Could a sphingosine nasal spray prevent COVID-19?

Posted: 30 September 2020 | | 1 comment

According to a study, the lipid sphingosine can inhibit SARS-CoV-2 infection and could potentially be delivered in a nasal spray to prevent COVID-19 infections.

SARS-CoV-2 particles entering human cells

Researchers have examined pre-existing research into bacterial respiratory tract infections and applied the findings to COVID-19, with some success. According to the scientists, a sphingosine nasal spray could potentially prevent or treat SARS-CoV-2 infections.

The team from the University of Cincinnati (UC), US, established that sphingosine – a lipid naturally found in the human body, which is key for cellular lipid metabolism – is important in the local immune defences of epithelial cells, which line the surfaces of the body (eg, skin, blood vessels, urinary tract and organs) and protect them from pathogens.

“We investigated whether a specific lipid [sphingosine] is able to interfere with the binding of SARS-CoV-2 to human epithelial cells,” said corresponding author Dr Erich Gulbins, a visiting professor in UC’s Department of Surgery and chair of the Department of Molecular Biology at the University of Duisburg-Essen, Germany.

sphingosine chemical structure (C18H37NO2)

“Sphingosine has been shown in past studies to prevent and eliminate bacterial infections of the respiratory tract, but it is unknown if it can be used to prevent viral infections. The coronavirus needs to bind to specific molecules on the surface of human cells as a prerequisite to infect them,” Gulbins explained. “This is similar to the key and lock principle of a door: To open the door you must insert the key into the lock. We show that the lipid sphingosine binds into the cellular ‘lock’, the receptor ACE2 [angiotensin converting enzyme 2], for SARS-CoV-2 and thereby prevents binding of the virus to and infection of human cells.”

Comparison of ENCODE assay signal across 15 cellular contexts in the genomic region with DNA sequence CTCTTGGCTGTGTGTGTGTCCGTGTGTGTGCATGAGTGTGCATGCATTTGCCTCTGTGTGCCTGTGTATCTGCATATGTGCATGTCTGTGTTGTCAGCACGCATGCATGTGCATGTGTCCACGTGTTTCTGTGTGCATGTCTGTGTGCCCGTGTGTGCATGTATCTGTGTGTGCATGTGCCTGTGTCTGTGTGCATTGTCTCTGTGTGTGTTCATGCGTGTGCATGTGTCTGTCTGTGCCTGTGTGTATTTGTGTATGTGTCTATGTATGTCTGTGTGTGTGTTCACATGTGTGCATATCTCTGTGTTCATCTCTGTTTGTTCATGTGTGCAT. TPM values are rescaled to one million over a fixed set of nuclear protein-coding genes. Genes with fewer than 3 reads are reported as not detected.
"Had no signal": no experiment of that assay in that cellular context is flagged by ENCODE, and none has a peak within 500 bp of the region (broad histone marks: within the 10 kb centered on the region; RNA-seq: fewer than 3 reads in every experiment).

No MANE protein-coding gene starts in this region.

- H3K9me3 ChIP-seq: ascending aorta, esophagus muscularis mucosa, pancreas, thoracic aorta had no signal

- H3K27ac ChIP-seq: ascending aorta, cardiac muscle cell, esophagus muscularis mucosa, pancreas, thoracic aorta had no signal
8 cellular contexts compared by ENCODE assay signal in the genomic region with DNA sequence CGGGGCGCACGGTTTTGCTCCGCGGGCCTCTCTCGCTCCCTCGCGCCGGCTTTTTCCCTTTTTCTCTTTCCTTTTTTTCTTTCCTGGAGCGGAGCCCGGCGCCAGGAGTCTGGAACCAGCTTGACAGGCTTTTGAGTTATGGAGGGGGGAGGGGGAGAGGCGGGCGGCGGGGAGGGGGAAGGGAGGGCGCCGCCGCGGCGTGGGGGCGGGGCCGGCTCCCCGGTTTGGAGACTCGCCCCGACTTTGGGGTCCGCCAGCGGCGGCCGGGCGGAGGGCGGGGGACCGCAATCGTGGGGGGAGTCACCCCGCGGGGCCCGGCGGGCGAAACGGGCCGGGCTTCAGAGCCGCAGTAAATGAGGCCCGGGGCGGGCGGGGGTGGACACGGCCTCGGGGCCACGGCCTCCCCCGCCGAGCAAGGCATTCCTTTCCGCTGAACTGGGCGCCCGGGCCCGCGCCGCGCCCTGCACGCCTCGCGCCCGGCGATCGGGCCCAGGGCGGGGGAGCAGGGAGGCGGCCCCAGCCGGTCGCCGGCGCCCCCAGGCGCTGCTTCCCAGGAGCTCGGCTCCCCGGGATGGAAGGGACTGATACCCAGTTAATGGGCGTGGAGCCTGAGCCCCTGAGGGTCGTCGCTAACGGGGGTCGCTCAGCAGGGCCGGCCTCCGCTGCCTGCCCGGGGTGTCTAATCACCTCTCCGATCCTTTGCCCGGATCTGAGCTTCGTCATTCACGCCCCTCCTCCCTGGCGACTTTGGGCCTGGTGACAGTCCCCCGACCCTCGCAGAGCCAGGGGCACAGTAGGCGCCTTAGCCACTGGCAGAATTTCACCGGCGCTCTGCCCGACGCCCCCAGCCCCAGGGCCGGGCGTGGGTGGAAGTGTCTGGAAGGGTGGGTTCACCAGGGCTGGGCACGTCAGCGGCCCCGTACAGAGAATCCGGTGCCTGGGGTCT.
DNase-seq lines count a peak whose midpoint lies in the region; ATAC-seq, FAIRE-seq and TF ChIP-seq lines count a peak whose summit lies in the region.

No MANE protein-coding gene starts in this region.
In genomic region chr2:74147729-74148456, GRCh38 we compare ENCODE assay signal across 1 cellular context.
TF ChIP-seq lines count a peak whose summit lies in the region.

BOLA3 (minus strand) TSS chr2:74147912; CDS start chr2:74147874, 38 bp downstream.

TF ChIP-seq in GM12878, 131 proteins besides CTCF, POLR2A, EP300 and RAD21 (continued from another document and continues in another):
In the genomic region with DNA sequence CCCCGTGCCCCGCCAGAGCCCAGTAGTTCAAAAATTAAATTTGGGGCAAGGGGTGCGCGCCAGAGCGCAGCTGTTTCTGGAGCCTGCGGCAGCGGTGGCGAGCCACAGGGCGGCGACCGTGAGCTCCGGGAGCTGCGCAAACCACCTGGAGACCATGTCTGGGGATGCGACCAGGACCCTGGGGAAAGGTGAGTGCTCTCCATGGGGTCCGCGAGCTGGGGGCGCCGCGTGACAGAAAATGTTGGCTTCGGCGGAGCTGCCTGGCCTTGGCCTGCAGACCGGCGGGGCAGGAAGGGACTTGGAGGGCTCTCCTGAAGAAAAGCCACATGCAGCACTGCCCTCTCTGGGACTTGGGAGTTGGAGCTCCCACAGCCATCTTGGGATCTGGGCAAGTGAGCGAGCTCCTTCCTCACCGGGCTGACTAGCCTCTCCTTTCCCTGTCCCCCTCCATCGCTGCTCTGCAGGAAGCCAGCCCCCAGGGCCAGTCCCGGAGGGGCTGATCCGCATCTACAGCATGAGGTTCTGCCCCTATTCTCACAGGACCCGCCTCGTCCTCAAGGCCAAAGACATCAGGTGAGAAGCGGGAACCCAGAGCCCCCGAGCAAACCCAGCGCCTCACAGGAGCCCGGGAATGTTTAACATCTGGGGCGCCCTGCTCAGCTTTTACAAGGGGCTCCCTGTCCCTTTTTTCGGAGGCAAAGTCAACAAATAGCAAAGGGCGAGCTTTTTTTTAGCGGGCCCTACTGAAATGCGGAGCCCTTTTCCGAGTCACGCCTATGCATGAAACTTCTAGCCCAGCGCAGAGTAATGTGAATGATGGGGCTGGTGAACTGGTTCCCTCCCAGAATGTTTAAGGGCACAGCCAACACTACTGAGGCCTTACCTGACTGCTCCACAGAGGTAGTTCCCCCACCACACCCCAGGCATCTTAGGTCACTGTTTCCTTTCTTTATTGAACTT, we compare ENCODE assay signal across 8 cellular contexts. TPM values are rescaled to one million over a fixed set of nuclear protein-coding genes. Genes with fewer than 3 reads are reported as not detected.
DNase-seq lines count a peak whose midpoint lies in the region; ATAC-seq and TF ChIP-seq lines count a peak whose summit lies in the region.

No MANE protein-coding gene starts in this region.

In cultured human cells with SARS-CoV-2 particles added sphingosine prevented cellular infection. Gulbins also reported: “pre-treatment of cultured cells or freshly obtained human nasal epithelial cells with low concentrations of sphingosine prevented adhesion of and infection with the virus.”

He concluded: “These findings indicate that sphingosine prevents at least some viral infection by interfering with the interaction of the virus with its receptor; it could be used as a nasal spray to prevent or treat infections with SARS-CoV-2. The nasal spray must be developed, but… more research is needed to see if this could be a treatment for COVID-19.”

The findings were published in the Journal of Biological Chemistry.

One response to “Could a sphingosine nasal spray prevent COVID-19?”

  1. It looks sphingosine is naturally found in the human body. In that case, it should, automatically, prevent the bacterial and viral infections. Then, where is the need to produce it synthetically and then used as a nasal spray. At best, we should try to enhance its natural production, itself. The issue is not clear.

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